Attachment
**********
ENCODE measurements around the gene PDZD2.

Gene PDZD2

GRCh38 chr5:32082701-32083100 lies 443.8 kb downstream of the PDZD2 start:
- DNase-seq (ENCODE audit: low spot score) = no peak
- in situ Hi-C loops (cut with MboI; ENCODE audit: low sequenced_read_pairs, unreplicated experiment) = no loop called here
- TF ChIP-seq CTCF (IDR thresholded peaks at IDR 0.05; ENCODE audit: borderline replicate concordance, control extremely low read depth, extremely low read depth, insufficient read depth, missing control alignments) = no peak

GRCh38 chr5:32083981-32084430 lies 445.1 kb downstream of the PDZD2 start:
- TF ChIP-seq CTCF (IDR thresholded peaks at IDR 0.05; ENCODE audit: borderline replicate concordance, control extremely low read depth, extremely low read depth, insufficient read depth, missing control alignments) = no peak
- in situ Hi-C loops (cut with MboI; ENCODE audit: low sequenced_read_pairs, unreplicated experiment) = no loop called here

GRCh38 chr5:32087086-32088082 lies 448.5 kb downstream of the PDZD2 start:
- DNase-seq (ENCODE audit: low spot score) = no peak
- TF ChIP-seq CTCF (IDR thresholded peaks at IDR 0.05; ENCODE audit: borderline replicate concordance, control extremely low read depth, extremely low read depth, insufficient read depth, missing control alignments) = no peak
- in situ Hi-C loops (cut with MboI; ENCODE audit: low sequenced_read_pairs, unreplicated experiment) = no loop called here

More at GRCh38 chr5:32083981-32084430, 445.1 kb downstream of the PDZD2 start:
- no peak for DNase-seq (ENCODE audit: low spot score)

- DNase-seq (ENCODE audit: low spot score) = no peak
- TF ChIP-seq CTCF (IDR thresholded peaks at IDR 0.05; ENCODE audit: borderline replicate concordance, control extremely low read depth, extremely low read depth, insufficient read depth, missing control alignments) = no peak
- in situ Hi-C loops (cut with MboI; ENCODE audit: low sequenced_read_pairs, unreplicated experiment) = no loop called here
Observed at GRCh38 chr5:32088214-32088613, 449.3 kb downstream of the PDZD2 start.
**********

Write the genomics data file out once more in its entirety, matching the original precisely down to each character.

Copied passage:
ENCODE measurements around the gene PDZD2.

Gene PDZD2

GRCh38 chr5:32082701-32083100 lies 443.8 kb downstream of the PDZD2 start:
- DNase-seq (ENCODE audit: low spot score) = no peak
- in situ Hi-C loops (cut with MboI; ENCODE audit: low sequenced_read_pairs, unreplicated experiment) = no loop called here
- TF ChIP-seq CTCF (IDR thresholded peaks at IDR 0.05; ENCODE audit: borderline replicate concordance, control extremely low read depth, extremely low read depth, insufficient read depth, missing control alignments) = no peak

GRCh38 chr5:32083981-32084430 lies 445.1 kb downstream of the PDZD2 start:
- TF ChIP-seq CTCF (IDR thresholded peaks at IDR 0.05; ENCODE audit: borderline replicate concordance, control extremely low read depth, extremely low read depth, insufficient read depth, missing control alignments) = no peak
- in situ Hi-C loops (cut with MboI; ENCODE audit: low sequenced_read_pairs, unreplicated experiment) = no loop called here

GRCh38 chr5:32087086-32088082 lies 448.5 kb downstream of the PDZD2 start:
- DNase-seq (ENCODE audit: low spot score) = no peak
- TF ChIP-seq CTCF (IDR thresholded peaks at IDR 0.05; ENCODE audit: borderline replicate concordance, control extremely low read depth, extremely low read depth, insufficient read depth, missing control alignments) = no peak
- in situ Hi-C loops (cut with MboI; ENCODE audit: low sequenced_read_pairs, unreplicated experiment) = no loop called here

More at GRCh38 chr5:32083981-32084430, 445.1 kb downstream of the PDZD2 start:
- no peak for DNase-seq (ENCODE audit: low spot score)

- DNase-seq (ENCODE audit: low spot score) = no peak
- TF ChIP-seq CTCF (IDR thresholded peaks at IDR 0.05; ENCODE audit: borderline replicate concordance, control extremely low read depth, extremely low read depth, insufficient read depth, missing control alignments) = no peak
- in situ Hi-C loops (cut with MboI; ENCODE audit: low sequenced_read_pairs, unreplicated experiment) = no loop called here
Observed at GRCh38 chr5:32088214-32088613, 449.3 kb downstream of the PDZD2 start.